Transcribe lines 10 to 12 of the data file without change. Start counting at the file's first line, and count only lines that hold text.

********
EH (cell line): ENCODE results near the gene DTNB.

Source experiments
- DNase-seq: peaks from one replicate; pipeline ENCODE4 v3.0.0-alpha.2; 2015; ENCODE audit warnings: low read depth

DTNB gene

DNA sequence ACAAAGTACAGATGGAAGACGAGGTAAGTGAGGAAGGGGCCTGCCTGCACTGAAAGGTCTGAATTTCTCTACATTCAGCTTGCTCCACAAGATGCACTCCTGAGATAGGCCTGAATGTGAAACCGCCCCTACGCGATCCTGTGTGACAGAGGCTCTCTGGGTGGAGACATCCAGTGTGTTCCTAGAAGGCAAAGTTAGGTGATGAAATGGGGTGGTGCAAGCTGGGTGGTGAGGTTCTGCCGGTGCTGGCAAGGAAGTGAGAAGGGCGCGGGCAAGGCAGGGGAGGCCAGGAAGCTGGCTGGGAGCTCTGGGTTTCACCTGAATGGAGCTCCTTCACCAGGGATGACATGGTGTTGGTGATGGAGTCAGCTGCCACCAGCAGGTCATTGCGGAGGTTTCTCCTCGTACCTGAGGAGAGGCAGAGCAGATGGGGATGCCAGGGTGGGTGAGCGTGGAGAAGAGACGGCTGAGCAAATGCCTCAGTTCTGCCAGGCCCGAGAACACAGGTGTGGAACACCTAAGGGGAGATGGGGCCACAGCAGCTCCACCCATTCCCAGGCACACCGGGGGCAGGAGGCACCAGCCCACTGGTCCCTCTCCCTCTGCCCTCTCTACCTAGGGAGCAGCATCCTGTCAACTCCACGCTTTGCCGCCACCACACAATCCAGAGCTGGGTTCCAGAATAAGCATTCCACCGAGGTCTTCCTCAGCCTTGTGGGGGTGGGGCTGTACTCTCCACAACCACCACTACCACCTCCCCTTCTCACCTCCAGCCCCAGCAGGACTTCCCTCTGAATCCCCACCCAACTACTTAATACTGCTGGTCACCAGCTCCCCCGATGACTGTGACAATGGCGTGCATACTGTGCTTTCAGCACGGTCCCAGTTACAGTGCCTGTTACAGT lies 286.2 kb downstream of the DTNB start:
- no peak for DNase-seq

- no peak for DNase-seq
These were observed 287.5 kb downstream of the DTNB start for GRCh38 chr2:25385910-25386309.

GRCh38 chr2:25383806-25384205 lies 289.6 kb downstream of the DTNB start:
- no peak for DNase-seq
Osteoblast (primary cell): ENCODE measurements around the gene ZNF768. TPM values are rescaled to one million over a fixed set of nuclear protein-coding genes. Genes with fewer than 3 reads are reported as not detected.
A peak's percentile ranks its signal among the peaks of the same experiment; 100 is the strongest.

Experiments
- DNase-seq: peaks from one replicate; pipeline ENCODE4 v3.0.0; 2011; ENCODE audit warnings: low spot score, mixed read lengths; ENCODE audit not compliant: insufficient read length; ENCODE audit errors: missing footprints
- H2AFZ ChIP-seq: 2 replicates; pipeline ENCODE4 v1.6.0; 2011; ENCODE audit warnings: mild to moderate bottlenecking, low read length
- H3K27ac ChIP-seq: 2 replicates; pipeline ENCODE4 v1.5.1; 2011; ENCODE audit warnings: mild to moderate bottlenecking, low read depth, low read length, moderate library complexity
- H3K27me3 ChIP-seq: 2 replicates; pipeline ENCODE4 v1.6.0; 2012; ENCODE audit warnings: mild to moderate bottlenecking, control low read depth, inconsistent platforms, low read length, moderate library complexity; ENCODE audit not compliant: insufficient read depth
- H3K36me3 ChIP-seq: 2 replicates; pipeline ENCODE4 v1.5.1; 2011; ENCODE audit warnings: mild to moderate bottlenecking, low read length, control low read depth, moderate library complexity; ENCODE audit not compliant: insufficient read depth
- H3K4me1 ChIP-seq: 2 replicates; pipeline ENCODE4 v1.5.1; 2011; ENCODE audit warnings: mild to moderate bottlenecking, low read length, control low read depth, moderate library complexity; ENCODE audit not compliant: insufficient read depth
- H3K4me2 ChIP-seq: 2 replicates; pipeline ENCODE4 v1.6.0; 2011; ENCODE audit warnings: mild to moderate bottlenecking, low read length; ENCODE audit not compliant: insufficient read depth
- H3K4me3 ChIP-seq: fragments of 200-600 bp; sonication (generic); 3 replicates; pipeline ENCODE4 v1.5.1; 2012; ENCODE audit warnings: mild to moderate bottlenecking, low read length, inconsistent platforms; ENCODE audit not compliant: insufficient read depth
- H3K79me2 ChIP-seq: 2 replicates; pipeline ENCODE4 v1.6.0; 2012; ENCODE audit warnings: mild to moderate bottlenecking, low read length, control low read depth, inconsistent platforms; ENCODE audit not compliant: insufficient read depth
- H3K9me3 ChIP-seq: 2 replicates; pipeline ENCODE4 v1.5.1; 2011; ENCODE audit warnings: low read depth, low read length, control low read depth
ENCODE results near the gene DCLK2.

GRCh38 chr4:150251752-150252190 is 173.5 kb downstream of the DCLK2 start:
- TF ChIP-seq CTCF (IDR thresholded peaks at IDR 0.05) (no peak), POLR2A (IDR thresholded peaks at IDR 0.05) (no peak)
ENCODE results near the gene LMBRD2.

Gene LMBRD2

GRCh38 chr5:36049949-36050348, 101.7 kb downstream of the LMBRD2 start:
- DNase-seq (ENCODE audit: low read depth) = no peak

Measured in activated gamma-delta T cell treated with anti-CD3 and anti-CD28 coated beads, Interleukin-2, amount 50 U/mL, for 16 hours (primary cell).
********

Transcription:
- no peak for DNase-seq
Osteoblast (primary cell): ENCODE measurements around the gene ZNF768. TPM values are rescaled to one million over a fixed set of nuclear protein-coding genes. Genes with fewer than 3 reads are reported as not detected.
A peak's percentile ranks its signal among the peaks of the same experiment; 100 is the strongest.